Taylor-Gooby, P.F. (2006) Trust, Risk and Health Care Reform. Health, Risk and Society, 8 (2). pp. 93-103. ISSN 1369-8575.
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Across the developed world, governments face severe challenges in health care reform as demand rises and resource constraints grow more stringent. In the UK, the current government is devoting considerable resources to welfare state reform and (arguably) achieving real improvements in services such as the NHS and education. Despite this, the reforms remain highly controversial and there is considerable concern about lack of trust in the new welfare policies. A decline in trust may undermine the public acceptability of the reforms and threaten the ability of government to gain electoral support for them. Recent work in sociology, political science and psychology indicates that rational deliberative and non-rational valued-based or affective factors contribute to trust in institutions. At the same time, theoretical arguments suggest an increasing need for public trust. Trust facilitates the co-ordination of complex enterprises under conditions of uncertainty, especially valuable at a time when rising demand and intensifying pressures for spending constraint provide a continuing impetus for reform. One possibility is that policies designed within a rational actor framework may erode the non-rational aspects of trust, so that the service improves but trust in it declines, with consequences for the political sustainability of reformed health care systems. Risk research in health care has a good opportunity to consider issues of institutional trust and to build inter-disciplinary links in doing so.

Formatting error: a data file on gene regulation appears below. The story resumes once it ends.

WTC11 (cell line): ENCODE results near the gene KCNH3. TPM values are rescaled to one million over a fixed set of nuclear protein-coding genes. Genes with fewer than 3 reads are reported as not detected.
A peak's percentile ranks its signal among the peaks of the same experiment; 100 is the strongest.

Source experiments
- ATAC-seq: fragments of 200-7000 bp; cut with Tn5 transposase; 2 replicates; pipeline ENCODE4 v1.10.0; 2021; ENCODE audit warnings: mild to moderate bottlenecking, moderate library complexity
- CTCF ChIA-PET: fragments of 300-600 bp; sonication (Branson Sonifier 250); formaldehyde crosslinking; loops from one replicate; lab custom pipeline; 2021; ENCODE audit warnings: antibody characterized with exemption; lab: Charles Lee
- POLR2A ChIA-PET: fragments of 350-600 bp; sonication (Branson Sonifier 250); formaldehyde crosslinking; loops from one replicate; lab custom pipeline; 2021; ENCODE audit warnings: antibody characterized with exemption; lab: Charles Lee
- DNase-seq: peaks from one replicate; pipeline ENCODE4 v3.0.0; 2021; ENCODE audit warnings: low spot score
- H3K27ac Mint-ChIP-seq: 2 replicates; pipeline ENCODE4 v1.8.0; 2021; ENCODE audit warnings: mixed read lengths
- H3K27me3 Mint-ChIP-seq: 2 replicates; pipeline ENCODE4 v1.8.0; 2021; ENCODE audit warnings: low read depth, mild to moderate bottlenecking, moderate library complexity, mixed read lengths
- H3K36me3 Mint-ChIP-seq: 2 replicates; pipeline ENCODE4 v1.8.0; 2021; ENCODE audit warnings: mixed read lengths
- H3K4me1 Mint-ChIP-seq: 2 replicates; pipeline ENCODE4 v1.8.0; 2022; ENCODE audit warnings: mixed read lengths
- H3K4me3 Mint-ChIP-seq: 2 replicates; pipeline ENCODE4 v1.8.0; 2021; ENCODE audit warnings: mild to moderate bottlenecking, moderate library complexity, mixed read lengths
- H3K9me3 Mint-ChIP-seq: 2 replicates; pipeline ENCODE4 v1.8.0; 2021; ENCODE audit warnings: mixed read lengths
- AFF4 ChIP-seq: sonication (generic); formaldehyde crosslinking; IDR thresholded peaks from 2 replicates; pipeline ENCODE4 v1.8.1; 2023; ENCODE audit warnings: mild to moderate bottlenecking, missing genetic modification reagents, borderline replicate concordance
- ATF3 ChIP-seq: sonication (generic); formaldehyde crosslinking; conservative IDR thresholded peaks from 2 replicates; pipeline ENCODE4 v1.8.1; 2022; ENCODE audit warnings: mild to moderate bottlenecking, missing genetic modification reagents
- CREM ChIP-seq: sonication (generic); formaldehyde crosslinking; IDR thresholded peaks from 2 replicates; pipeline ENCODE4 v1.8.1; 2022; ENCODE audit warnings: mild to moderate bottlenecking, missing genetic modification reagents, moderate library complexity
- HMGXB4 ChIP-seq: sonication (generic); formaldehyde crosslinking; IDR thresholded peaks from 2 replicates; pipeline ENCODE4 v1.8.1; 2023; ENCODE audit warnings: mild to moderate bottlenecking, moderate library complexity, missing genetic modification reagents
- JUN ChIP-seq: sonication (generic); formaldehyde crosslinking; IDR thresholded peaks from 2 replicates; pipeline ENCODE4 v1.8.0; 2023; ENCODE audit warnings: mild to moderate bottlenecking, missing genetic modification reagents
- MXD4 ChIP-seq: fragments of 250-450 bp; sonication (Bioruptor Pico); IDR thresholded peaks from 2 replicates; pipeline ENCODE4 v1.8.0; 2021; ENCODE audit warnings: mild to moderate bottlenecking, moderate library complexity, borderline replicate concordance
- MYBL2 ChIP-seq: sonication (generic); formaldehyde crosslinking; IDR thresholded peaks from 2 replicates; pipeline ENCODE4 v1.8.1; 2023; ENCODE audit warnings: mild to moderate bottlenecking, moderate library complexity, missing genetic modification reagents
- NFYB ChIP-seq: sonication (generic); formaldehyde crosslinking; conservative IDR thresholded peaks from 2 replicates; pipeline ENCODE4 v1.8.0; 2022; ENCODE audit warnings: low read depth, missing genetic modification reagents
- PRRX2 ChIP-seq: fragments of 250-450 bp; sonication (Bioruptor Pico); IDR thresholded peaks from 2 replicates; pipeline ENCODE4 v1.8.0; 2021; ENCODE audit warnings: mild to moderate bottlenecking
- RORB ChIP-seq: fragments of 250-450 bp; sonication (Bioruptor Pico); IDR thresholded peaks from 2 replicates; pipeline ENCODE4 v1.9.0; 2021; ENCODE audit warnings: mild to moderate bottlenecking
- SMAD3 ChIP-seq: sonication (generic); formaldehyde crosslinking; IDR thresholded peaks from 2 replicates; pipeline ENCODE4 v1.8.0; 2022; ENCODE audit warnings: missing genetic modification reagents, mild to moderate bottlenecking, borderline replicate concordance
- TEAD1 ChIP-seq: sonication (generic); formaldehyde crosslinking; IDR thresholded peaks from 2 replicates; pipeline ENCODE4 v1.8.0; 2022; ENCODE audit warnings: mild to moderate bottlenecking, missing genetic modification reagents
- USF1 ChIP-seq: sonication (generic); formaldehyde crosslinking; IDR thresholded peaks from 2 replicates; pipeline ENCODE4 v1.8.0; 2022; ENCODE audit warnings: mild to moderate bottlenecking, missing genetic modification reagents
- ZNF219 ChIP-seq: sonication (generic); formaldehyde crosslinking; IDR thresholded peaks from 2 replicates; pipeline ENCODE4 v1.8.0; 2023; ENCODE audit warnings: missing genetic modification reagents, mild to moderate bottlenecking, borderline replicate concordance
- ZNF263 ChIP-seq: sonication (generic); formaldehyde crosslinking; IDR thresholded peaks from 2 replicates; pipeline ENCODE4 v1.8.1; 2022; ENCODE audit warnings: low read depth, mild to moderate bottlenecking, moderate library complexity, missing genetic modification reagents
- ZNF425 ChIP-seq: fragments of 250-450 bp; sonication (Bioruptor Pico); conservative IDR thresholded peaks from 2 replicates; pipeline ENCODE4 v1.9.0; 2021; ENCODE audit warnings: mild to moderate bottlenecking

|Uncontrolled keywords:||Trust, risk, rationality, interdisciplinarity, NHS, reform|
|Subjects:||H Social Sciences > HV Social pathology. Social and public welfare|
|Divisions:||Faculties > Social Sciences > School of Social Policy Sociology and Social Research
Faculties > Social Sciences > School of Social Policy Sociology and Social Research > Social Policy
|Depositing User:||Peter Taylor-Gooby|
|Date Deposited:||01 Sep 2008 13:24|
|Last Modified:||13 Jul 2011 11:14|
|Resource URI:||http://kar.kent.ac.uk/id/eprint/6684 (The current URI for this page, for reference purposes)|
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